As humans, when we try to repair things, we aim to do it in a way that makes it look as perfect as possible, as if it had never been broken before. Kintsugi does the complete opposite.
It's a Japanese art form that draws even more attention to the flaws but highlights them in the most beautiful way by using resin, lacquer, and real 24-karat gold, adding even more value and character as the pieces begin their second life. Directly translated, "kin" in Japanese means gold and "tsugi" means joinery, together literally meaning to be joined with gold. Invented thousands of years ago, it belongs to the zen ideas of "wabi sabi", which is the belief of appreciating things of age, people and things that are rustic in its most natural beauty, and accepting all flaws.
“For the past decade, I have lived in San Francisco curating experiences for guests in the world’s finest restaurants,” Joe Weaver, a local Kintsugi artist, tells us over tea in his San Francisco apartment in North Beach, “my innate enthusiasm for the specially selected ceramics in these kitchens led me to explore the ancient Kintsugi process in order to repair pieces broken in service. I then worked to adapt this art form into something else, something that would stand up to the rigors of life in a restaurant.”
Joe is pulling examples off the shelf of past and present clients he’s worked with—all put back to together with incredible precision, like it was never broken in the first place. “I took immense pleasure in sharing the excitement with my guests as they admired the history of each piece,” he says, “each one turned into something wholly unique and more than simply the sum of its broken pieces.”
We had the chance to sit down with Joe, who has been working in high-end, fine dining restaurants for over a decade while also managing to create a whole Kintsugi and photography business on the side. He creates incredible pieces out of his closet-turned-studio in his North Beach home and now has 40k+ Instagram followers with clients as far as Zurich, Switzerland. He's repaired plates for some of San Francisco's top fine dining restaurants: Saison and Avery to name a few. You may have also seen some of his pieces at Stonemill Matcha.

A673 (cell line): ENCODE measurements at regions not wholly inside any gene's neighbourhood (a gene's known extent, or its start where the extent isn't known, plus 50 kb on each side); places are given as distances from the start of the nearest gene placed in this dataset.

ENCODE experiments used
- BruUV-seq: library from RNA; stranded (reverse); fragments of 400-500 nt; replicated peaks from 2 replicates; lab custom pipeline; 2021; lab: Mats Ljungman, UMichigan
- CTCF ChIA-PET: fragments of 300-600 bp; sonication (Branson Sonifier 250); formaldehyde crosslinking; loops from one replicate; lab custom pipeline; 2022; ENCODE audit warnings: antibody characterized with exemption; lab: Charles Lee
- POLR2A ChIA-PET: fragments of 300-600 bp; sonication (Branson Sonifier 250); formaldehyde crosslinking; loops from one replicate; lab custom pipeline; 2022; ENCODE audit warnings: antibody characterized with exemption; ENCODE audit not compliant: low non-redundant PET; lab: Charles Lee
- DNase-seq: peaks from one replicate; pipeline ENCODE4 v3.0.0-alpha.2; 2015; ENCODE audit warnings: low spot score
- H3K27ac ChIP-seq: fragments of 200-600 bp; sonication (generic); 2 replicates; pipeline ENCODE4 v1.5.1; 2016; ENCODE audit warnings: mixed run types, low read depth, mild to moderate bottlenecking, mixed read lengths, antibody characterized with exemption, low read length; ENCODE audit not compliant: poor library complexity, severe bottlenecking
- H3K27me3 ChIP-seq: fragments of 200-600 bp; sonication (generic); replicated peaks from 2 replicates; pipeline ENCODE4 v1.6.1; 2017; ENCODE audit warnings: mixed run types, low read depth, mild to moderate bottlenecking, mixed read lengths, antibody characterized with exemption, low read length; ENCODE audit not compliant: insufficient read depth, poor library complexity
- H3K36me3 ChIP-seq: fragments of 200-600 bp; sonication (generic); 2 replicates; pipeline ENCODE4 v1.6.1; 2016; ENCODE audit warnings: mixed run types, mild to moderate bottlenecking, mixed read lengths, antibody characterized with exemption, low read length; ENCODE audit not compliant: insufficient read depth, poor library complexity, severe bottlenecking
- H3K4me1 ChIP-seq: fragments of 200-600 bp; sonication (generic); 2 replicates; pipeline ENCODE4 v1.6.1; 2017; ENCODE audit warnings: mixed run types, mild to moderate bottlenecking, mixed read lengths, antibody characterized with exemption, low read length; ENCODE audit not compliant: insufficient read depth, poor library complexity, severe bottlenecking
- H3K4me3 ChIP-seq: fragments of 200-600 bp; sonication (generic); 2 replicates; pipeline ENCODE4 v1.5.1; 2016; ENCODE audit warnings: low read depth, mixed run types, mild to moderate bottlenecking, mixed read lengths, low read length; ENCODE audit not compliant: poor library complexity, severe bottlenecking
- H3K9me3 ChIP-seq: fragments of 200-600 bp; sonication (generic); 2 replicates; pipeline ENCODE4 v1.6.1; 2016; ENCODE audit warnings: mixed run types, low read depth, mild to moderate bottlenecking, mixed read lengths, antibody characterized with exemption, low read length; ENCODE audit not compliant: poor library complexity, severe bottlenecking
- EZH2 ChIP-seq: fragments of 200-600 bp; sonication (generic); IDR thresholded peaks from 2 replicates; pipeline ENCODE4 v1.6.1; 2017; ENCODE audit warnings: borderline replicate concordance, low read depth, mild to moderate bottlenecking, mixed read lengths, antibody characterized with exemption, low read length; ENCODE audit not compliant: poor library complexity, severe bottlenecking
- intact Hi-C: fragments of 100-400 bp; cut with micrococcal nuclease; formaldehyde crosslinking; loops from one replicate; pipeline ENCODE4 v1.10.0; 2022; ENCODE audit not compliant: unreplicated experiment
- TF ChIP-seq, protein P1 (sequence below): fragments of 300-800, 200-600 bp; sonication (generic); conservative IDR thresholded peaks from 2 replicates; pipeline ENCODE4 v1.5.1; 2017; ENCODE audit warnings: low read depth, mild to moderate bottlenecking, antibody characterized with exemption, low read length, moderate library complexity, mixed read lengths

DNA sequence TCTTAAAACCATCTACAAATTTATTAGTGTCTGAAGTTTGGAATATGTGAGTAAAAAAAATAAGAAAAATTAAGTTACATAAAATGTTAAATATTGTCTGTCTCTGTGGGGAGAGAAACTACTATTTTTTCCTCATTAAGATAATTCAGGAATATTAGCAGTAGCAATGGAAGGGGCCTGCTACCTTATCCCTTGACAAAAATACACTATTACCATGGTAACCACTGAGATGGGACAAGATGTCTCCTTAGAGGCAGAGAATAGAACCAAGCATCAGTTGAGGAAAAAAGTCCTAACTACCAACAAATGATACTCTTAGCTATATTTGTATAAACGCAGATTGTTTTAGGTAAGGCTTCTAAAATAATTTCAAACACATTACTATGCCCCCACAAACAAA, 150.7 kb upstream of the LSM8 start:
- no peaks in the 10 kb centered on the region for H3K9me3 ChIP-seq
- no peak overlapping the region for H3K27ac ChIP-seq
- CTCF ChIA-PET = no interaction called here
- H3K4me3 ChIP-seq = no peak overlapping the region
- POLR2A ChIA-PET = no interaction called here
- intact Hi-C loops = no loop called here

How did you get started with Kintsugi and when did you first discover it?
I was working at Quince at the time and they were a huge part of how I got started. They use really expensive stuff there, obviously, on par with what Saison was using and breakage was a huge problem. It's a bigger restaurant with a lot more people and plates just break. One day, Chef Michael Tusk came out during a pre-shift holding a bag of broken plates, which probably costed thousands of dollars that had broken just in that week and he said, "If we can't figure out how to fix these, I'm gonna make an art installation and put it in front of the restaurant." He was obviously joking but I thought that was actually a pretty great idea. I had just seen an art show at Fort Mason where I saw the work of a kintsugi artist from Japan so I started taking some broken pieces home to see if I could do anything with them because they were going to get thrown away anyway.
What got you into restaurants?
I enjoy interacting with people. I worked in a lab for a really long time in Denver before coming out to California because I studied physics and math. I would go hours without seeing or talking to anyone so I loved working at restaurants.
When did you notice your kintsugi career really starting to take off?
Saison really gave me the platform for it because Chef Joshua Skenes really wanted someone to do kintsugi for the restaurant and there was this crazy synergy when I happened to start there because there was no one else really doing it. There it started to transition into more of a professional thing. I could've worked at any other restaurant and they really wouldn't have cared.
Are there any local ceramicists who you've been able to work with directly?
I connected with Lynn Mahon, a Sonoma-based artist, on Instagram and I messaged him one day asking if I could buy some of his broken pieces because all ceramicists usually have broken stuff around from when stuff just shatters. He invited me up and he said "I usually just take all my broken pieces to a dump so I don't have a lot but you can take whatever you want." So I loaded up my car and he refused to take any of my money. Such a nice guy.
Food writer, dog mom, hospitality expert, and an at-home chef.